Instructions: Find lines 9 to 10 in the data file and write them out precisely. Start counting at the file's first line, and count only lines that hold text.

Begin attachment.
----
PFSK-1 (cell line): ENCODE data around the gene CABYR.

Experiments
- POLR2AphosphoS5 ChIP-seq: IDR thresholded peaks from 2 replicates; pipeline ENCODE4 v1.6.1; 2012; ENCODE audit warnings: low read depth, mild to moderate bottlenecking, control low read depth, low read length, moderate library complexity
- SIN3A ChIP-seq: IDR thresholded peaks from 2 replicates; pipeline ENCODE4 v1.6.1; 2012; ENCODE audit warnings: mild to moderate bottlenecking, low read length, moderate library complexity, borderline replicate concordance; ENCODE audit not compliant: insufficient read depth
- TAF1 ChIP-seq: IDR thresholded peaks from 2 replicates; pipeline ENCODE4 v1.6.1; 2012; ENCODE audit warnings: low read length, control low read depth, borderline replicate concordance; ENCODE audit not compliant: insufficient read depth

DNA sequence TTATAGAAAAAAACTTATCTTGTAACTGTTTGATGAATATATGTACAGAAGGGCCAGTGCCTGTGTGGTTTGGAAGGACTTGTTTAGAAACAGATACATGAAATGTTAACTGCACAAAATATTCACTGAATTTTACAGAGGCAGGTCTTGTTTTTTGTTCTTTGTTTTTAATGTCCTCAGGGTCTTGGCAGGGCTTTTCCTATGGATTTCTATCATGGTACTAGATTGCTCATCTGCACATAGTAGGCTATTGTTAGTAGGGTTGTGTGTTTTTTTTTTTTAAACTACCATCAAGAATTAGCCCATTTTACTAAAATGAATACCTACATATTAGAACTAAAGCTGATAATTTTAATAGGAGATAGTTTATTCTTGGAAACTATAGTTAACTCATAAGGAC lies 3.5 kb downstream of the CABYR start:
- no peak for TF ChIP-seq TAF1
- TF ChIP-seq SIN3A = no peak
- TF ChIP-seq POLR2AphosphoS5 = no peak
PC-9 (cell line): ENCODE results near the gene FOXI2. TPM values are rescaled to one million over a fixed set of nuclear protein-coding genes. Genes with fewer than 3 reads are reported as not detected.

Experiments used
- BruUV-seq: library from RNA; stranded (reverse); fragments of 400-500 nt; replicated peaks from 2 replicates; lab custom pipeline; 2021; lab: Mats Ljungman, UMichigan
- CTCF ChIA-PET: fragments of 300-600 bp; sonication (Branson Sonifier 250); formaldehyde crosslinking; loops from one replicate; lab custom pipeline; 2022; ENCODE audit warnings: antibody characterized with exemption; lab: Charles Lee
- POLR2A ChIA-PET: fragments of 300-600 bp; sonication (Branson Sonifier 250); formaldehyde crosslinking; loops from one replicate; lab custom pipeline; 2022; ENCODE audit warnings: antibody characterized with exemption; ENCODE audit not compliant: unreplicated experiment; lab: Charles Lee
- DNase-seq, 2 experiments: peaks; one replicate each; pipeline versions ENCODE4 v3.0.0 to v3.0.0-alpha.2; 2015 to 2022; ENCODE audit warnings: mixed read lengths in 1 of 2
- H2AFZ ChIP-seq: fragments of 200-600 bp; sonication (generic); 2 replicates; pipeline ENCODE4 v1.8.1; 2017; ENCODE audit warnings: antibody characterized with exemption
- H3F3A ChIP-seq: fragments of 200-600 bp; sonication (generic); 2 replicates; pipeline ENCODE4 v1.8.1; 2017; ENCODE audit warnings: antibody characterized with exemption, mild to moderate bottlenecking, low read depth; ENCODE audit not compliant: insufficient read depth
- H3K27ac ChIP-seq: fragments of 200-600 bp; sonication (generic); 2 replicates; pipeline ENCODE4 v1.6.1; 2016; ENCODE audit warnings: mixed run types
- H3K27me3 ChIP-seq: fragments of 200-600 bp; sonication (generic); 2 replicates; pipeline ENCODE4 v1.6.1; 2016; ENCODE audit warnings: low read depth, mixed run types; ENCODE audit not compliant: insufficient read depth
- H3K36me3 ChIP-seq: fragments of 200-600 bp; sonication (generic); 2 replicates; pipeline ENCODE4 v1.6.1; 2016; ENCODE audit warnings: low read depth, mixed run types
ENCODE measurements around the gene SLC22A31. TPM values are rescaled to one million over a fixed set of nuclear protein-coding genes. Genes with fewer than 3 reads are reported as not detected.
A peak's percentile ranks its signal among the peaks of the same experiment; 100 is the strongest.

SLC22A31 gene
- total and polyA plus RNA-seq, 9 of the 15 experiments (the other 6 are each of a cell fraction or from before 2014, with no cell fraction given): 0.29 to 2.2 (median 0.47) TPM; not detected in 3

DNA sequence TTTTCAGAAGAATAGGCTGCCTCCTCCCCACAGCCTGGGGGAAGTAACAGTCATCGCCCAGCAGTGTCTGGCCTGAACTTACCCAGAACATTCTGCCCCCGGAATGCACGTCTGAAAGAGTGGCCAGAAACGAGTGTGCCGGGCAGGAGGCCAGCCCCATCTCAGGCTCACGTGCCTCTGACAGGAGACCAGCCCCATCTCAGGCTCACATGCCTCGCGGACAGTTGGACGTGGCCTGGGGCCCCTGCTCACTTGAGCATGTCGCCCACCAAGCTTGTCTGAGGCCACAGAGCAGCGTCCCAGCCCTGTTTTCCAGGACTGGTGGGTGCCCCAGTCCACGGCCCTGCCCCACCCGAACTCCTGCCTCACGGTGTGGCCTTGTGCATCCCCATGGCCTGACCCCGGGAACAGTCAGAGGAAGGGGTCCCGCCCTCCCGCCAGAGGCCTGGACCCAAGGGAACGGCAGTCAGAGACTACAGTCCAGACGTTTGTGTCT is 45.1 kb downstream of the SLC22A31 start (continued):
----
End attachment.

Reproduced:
- TF ChIP-seq POLR2AphosphoS5 = no peak
PC-9 (cell line): ENCODE results near the gene FOXI2. TPM values are rescaled to one million over a fixed set of nuclear protein-coding genes. Genes with fewer than 3 reads are reported as not detected.